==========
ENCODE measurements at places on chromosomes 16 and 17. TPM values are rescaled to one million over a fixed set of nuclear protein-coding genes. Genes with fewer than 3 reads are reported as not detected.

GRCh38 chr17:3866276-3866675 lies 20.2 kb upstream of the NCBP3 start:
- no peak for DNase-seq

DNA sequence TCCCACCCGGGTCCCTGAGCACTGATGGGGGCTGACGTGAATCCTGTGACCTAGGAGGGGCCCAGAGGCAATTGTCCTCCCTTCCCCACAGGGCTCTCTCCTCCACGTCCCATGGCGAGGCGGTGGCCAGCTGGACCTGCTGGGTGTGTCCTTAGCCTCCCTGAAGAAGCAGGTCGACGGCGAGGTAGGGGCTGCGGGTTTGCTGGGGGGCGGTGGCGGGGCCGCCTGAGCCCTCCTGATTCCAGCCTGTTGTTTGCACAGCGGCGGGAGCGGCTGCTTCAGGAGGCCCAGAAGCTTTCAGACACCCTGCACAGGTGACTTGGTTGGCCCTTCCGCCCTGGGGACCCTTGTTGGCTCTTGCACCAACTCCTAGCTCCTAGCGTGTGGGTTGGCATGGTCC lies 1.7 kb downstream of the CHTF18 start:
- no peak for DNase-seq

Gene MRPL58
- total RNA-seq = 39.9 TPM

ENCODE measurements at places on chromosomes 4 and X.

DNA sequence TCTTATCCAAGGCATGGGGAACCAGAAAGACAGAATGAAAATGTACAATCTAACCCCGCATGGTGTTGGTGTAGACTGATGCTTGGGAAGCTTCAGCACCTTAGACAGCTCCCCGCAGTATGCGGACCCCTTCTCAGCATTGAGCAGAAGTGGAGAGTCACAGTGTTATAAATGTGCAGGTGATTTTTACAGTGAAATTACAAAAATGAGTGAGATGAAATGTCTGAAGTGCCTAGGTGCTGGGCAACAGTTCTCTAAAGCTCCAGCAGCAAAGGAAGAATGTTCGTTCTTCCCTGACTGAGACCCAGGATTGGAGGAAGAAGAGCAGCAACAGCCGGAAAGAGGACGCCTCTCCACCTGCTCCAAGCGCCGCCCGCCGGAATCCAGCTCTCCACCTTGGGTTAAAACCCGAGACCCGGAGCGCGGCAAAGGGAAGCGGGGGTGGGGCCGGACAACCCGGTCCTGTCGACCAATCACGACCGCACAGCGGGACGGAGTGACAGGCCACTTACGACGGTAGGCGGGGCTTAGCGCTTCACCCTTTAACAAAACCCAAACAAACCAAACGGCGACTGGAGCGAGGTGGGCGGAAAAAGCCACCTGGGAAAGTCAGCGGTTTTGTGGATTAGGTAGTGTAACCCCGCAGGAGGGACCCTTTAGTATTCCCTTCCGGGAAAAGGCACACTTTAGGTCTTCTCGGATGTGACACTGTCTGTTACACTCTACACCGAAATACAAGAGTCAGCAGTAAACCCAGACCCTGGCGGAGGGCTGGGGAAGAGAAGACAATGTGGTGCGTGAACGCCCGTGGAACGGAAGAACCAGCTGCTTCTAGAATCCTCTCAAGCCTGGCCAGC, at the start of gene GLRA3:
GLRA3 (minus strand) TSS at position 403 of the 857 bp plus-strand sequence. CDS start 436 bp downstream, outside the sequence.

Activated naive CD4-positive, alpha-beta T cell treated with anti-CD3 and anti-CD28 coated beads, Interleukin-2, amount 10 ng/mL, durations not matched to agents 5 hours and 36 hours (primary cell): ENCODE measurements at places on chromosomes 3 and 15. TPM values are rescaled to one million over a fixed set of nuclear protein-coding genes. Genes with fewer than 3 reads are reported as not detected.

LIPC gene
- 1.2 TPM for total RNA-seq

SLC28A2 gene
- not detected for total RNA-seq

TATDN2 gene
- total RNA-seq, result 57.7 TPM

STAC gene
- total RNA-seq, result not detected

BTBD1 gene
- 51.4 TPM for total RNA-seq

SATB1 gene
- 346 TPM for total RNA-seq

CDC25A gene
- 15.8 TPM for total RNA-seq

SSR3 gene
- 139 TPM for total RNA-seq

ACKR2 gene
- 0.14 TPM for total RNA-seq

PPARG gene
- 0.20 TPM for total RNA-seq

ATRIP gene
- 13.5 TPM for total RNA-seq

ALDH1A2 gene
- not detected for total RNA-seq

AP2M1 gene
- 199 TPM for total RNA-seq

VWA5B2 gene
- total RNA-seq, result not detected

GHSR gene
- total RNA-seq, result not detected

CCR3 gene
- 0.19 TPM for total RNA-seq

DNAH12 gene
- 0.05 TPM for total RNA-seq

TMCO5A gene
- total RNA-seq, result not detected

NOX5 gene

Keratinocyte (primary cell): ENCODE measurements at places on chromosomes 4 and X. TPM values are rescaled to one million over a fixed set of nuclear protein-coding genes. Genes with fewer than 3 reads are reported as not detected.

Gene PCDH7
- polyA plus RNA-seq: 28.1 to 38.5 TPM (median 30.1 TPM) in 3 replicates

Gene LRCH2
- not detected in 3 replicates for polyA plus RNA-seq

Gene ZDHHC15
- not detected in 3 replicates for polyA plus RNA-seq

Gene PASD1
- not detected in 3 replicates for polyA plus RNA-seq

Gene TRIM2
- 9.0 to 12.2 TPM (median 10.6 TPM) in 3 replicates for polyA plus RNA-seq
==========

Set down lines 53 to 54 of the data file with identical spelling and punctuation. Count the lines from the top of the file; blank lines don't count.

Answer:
- not detected in 3 replicates for polyA plus RNA-seq

Gene ZDHHC15